EF: From the perspective of private insurance, how do you see healthcare's role in closing those gaps and advancing the economy?  

RN: There are a number of lenses we should use to analyze the situation:  

  1. The foreign direct investment and confidence lens: the absence of a highly competent healthcare offering in the country poses a significant threat to sustained foreign direct investment and confidence. As investors, we must maintain foreign confidence in the country and ensure our employees and stakeholders access excellent healthcare in South Africa.
  2. South Africa's private healthcare sector contributes hugely to the tax authority, the National Treasury, and we are a significant employer. Using existing private sector capacity, we must collaborate with the public sector to drive returns in taxes and broaden employment and fiscal returns.
  3. Human rights and access to excellent healthcare are enshrined in our constitution and at the base of Maslow's pyramid of needs. We must stand together to deliver a societal dividend of better care for all South Africans. We live in a country with an unusual quadruple burden of healthcare disease, and we need to stand together to face the challenges.

EF: What would be your advice to investors looking to put a stake in South Africa?  

RN: I would welcome them to the party and encourage them because we are very optimistic about South Africa's prospects; despite the challenges we face, which we are very aware of and understand, the fundamentals are good. In our developing economy, the opportunities for investors are enormous; the headroom in developing economies is much greater than in developed economies. Finally, we have a very stable financial system; our banks navigated the 2008 and Covid crises better than most other financial systems worldwide. We have very solid governance principles and a well-regulated financial sector that mitigates risk. Investors need to know their money is safe in South Africa.  

EF: 90% of multinational pharmaceutical companies choose South Africa as their regional headquarters. What sort of an example does South Africa set to the rest of the world as a healthcare hub?

RN: There have been some superb developments lately, such as South Africa's vaccine manufacturing capabilities. African countries and the world have recognized the importance of access to healthcare and vaccination. If we have a strong variant in an African country, it will be inevitable that it will get to countries with developed economies. It is in the global interest to ensure it does not happen and the South African economy poses certain attractions. South Africa has stood with world leaders on COVID-19 research, genotyping the variants of Covid-19 and its early identification. It has great local engineering capabilities, sound financial regulatory and government principles, a proven manufacturing record, and a brilliant local scientific community. With all that, South Africa emerges as a natural hub for healthcare investment and growth, not only for the African continent but for developing markets.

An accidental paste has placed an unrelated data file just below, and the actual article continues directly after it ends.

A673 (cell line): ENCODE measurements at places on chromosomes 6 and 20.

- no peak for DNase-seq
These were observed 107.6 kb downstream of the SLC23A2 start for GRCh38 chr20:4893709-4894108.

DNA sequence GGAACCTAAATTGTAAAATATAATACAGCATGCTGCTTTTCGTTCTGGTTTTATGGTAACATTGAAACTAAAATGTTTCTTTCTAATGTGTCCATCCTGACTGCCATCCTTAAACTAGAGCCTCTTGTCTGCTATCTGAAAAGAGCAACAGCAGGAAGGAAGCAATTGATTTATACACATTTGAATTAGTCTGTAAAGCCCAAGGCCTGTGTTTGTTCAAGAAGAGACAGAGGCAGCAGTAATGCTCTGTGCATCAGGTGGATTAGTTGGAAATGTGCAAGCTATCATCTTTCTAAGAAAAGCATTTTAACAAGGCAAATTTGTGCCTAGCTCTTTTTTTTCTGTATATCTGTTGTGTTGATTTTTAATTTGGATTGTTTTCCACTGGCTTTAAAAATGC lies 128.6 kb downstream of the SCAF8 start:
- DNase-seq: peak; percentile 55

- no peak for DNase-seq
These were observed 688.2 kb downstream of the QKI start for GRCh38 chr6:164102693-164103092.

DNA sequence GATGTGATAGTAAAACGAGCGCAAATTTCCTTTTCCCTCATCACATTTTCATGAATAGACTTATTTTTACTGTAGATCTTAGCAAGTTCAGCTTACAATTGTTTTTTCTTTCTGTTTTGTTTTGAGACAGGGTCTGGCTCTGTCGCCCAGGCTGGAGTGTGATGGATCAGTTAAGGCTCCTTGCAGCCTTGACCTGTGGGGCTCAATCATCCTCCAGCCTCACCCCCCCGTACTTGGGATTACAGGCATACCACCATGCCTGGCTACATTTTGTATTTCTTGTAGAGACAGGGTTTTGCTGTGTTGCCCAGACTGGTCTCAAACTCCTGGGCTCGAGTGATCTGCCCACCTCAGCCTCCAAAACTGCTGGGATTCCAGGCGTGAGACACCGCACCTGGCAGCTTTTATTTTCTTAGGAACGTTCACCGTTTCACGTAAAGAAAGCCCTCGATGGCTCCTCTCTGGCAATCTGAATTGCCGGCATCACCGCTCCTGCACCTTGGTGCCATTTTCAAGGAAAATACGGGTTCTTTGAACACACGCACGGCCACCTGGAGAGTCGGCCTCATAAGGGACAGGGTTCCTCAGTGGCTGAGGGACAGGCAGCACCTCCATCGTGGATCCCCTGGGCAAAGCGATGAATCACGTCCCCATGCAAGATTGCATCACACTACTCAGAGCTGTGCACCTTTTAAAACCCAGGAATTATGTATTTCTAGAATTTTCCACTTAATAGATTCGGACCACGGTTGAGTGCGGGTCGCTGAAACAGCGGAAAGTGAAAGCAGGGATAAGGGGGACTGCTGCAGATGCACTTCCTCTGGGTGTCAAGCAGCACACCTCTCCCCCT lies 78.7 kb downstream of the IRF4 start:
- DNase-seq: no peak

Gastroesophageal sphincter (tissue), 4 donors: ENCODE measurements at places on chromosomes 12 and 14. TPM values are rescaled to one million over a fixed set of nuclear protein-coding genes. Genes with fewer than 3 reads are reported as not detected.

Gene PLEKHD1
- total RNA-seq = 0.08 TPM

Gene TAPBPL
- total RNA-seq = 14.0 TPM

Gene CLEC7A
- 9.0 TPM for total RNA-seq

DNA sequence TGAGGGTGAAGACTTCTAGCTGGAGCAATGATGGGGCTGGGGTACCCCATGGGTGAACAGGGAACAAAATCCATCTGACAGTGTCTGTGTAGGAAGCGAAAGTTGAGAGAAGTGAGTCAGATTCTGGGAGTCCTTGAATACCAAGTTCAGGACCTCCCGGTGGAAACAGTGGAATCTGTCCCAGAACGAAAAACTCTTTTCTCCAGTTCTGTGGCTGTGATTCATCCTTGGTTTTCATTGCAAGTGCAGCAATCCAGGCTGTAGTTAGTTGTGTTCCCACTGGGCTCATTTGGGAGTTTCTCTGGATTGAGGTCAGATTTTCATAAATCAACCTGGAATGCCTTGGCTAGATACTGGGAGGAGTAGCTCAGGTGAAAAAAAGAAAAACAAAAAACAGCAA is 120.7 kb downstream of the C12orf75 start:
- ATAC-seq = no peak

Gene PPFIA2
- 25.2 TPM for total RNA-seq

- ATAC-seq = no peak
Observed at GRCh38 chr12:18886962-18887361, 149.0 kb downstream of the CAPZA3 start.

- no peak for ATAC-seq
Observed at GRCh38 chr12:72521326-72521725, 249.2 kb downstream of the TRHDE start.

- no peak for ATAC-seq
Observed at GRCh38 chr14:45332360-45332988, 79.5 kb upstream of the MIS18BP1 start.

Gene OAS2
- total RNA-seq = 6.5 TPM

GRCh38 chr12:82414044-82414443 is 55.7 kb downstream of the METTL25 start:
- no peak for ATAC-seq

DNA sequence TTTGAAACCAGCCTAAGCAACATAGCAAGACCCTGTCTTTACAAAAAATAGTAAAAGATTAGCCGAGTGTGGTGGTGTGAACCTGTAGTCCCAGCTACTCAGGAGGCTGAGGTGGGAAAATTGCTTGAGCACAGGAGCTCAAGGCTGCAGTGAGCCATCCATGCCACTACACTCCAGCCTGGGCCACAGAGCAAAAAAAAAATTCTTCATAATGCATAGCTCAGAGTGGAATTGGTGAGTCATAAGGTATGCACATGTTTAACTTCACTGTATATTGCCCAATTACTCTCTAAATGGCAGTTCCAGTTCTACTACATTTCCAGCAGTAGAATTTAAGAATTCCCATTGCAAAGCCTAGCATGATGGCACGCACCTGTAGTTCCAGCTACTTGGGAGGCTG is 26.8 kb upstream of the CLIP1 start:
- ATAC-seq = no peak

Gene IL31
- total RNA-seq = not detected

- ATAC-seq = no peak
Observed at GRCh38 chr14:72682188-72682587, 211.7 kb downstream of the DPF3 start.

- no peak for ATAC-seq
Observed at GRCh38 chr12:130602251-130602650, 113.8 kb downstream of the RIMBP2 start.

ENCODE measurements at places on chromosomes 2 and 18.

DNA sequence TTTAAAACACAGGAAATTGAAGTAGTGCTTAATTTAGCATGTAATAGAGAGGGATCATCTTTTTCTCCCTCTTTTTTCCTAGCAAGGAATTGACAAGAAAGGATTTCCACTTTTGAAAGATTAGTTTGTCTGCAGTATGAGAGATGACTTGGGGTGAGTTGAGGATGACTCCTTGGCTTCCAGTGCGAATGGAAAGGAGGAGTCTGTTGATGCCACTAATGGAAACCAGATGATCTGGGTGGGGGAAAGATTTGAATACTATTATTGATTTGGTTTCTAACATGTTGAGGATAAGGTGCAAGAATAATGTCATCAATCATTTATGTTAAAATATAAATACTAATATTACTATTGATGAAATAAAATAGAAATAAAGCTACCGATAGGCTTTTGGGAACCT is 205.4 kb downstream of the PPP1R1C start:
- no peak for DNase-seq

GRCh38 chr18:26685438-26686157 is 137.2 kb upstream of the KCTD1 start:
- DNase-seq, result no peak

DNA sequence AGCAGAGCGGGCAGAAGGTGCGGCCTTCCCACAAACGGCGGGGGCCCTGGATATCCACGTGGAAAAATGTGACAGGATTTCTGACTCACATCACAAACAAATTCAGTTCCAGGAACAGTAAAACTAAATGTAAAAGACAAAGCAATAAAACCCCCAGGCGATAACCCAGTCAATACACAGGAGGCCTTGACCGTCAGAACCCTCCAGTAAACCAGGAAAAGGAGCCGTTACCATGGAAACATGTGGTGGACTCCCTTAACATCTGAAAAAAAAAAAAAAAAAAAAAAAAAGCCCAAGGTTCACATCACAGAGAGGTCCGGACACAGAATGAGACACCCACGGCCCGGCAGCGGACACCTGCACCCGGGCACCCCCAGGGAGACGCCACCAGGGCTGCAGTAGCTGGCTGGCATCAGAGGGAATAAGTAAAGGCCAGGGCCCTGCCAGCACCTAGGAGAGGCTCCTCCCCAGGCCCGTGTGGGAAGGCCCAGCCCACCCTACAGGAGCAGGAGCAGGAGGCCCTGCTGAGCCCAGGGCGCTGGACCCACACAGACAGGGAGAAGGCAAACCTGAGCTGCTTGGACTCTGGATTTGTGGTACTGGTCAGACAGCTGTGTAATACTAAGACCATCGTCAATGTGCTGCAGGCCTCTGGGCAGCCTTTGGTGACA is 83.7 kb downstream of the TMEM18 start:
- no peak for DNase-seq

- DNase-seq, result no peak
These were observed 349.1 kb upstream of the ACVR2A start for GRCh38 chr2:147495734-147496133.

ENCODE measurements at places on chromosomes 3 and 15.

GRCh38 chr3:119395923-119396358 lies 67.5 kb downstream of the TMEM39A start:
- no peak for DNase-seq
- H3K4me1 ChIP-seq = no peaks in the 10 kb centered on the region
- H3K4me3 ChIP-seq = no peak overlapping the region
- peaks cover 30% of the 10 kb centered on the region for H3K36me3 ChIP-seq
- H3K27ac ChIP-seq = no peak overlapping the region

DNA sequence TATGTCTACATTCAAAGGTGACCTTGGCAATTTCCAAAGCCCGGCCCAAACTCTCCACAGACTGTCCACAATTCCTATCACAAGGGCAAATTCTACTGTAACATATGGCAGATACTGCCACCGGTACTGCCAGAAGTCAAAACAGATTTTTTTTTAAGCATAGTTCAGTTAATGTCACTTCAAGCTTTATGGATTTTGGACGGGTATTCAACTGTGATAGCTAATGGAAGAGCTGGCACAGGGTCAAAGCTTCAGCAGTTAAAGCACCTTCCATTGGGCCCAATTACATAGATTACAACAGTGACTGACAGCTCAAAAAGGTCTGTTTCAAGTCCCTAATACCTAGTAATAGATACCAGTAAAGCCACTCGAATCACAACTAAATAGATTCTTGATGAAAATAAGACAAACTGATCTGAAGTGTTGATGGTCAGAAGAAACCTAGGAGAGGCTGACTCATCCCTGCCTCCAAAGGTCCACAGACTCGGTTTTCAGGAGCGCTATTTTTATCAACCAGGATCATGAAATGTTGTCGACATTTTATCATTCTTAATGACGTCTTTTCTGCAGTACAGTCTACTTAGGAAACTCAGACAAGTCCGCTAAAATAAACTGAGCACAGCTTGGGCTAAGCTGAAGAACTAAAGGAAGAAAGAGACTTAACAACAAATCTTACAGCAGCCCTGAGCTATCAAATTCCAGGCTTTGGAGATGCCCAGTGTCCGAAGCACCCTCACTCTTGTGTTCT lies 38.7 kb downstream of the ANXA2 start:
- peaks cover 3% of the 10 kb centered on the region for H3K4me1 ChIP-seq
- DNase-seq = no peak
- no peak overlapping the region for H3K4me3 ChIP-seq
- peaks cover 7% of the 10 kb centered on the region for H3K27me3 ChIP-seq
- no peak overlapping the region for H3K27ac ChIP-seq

EF: What achievement would you like to celebrate by the end of 2022?  

RN: We have a very clear vision at Discovery of the legacy we want to leave behind as a leadership team:  

  1. We want a motivated, aligned and adjusted workforce in a post-COVID-19 world. The world faces a new work mode, where flexibility and opportunity and the ability to work virtually have become important. As a large employer, we have key priorities. I want to celebrate doing right by the workforce, that they have felt protected as we have adjusted to the modern ways of working. We are an employer sensitive to the changing workplace, and we have given our employees the flexibility and opportunity they require to make the best of their work lives. The employees, in turn, give their best to Discovery, creating engagement and retention of personnel.
  2. We would like to leave a legacy of availing access to excellent high-quality private healthcare to a new market in South Africa that traditionally has not been able to afford it. We want to broaden access to people in the lower-income markets, who are not traditional customers of Discovery Health, with products and opportunities that meet their needs. We want to use our scale, data, and understanding of the health system to design products and provide services to a lower-income market.
  3. Sustain the digital momentum accelerated during the pandemic and sustain it in a post-COVID-19 world. Sustain the trajectory of the digital conversion, which means we need to build assets and offer meaningful and digitally engaging service, -user-friendly assets. There will, of course, be some reversion to the main, people who prefer to see their doctors face-to-face over virtual consults.
  4. Make good inroads with physicians into the change management of delivering care at home or other care sites. I am under no illusion that we will be providing massive care at home by the end of the year, but if the change management progresses, giving safety and quality, it will be a success.
  5. Finally, I hope to sustain a close working relationship with the National Department of Health and the public sector. Through COVID-19, we have worked more closely than ever before, and I have enjoyed it. If COVID-19 continues to become endemic and less topical, I hope we can sustain the ongoing conversation and cooperation with the Department of Health.

May 2022
South Africa